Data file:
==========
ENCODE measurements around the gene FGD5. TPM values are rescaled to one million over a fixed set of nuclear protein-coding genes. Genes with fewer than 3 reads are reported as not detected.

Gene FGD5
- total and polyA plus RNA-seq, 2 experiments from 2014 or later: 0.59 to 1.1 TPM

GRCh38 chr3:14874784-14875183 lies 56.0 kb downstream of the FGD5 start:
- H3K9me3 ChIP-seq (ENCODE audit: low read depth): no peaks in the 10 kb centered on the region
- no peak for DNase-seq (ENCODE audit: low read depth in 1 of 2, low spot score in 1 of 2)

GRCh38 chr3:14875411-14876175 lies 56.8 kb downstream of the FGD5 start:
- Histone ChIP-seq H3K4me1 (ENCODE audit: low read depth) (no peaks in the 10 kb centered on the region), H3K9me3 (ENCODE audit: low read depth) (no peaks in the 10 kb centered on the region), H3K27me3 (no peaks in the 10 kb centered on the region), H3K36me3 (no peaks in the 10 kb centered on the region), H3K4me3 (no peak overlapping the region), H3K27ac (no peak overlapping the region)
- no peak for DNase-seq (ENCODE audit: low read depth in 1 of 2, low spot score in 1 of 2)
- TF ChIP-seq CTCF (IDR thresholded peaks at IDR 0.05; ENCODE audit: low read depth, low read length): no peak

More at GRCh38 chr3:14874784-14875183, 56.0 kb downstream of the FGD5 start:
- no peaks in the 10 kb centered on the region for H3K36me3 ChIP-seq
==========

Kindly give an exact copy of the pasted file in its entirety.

ENCODE measurements around the gene FGD5. TPM values are rescaled to one million over a fixed set of nuclear protein-coding genes. Genes with fewer than 3 reads are reported as not detected.

Gene FGD5
- total and polyA plus RNA-seq, 2 experiments from 2014 or later: 0.59 to 1.1 TPM

GRCh38 chr3:14874784-14875183 lies 56.0 kb downstream of the FGD5 start:
- H3K9me3 ChIP-seq (ENCODE audit: low read depth): no peaks in the 10 kb centered on the region
- no peak for DNase-seq (ENCODE audit: low read depth in 1 of 2, low spot score in 1 of 2)

GRCh38 chr3:14875411-14876175 lies 56.8 kb downstream of the FGD5 start:
- Histone ChIP-seq H3K4me1 (ENCODE audit: low read depth) (no peaks in the 10 kb centered on the region), H3K9me3 (ENCODE audit: low read depth) (no peaks in the 10 kb centered on the region), H3K27me3 (no peaks in the 10 kb centered on the region), H3K36me3 (no peaks in the 10 kb centered on the region), H3K4me3 (no peak overlapping the region), H3K27ac (no peak overlapping the region)
- no peak for DNase-seq (ENCODE audit: low read depth in 1 of 2, low spot score in 1 of 2)
- TF ChIP-seq CTCF (IDR thresholded peaks at IDR 0.05; ENCODE audit: low read depth, low read length): no peak

More at GRCh38 chr3:14874784-14875183, 56.0 kb downstream of the FGD5 start:
- no peaks in the 10 kb centered on the region for H3K36me3 ChIP-seq